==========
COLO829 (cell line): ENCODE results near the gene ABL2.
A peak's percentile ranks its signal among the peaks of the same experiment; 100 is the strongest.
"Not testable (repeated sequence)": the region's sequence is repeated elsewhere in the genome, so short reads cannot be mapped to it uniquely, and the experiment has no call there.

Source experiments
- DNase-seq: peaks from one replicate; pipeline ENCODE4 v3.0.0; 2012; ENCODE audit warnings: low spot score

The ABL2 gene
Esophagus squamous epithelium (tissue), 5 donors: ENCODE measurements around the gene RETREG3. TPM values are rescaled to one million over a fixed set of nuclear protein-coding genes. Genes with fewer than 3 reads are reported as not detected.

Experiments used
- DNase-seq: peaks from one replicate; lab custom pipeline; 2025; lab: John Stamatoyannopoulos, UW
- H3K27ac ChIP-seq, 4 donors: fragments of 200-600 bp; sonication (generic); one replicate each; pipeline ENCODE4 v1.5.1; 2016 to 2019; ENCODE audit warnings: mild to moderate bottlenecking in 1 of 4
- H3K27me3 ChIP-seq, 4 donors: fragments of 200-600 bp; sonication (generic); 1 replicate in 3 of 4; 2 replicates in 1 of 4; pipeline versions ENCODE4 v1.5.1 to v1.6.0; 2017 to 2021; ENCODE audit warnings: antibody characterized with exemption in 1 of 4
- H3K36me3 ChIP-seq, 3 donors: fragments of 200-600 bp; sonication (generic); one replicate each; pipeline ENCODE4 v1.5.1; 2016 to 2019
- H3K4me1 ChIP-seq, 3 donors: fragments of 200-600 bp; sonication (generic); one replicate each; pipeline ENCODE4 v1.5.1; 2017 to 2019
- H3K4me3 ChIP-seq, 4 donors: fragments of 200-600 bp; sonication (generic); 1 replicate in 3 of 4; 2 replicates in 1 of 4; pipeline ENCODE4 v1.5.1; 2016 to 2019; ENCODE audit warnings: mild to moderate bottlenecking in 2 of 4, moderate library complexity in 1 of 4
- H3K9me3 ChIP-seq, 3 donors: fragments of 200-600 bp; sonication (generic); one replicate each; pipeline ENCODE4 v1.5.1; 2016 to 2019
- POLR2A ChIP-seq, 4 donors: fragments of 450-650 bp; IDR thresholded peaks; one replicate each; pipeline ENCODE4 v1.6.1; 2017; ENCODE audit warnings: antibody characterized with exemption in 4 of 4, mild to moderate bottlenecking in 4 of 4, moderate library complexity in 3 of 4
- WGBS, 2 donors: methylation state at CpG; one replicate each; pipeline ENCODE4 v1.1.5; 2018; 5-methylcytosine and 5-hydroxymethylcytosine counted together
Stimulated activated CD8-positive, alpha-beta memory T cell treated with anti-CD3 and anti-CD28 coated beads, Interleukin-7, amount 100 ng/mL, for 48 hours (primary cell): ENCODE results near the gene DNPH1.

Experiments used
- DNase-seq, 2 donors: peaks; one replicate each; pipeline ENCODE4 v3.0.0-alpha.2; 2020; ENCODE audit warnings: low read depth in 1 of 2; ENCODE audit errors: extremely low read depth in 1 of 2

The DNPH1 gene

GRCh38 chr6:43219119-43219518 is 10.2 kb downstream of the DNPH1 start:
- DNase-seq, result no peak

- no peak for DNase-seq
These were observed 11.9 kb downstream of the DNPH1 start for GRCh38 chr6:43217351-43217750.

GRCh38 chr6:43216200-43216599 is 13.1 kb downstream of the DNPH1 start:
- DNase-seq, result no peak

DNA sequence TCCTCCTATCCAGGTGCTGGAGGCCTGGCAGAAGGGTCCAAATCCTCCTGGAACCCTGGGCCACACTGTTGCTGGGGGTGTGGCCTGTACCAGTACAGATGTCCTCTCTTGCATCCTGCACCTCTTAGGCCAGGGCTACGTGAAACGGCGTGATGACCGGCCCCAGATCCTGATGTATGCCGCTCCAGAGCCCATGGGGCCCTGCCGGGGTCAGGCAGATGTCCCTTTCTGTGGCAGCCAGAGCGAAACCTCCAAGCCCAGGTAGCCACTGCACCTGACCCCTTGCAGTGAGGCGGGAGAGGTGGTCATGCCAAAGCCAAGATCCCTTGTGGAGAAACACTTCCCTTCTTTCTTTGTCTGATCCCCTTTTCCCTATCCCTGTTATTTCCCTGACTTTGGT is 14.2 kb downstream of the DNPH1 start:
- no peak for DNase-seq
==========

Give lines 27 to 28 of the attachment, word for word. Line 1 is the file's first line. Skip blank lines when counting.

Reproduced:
- DNase-seq, result no peak

DNA sequence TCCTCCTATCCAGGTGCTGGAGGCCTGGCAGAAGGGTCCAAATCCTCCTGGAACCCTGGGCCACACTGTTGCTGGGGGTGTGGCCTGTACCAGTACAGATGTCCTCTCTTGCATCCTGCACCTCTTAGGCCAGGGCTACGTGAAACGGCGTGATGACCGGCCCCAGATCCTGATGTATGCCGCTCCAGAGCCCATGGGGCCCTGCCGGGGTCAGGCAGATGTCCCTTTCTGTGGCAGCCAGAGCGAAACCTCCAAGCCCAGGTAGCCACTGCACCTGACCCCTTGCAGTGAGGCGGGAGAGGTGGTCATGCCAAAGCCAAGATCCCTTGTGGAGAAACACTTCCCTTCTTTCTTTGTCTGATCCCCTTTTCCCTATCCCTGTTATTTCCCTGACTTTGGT is 14.2 kb downstream of the DNPH1 start: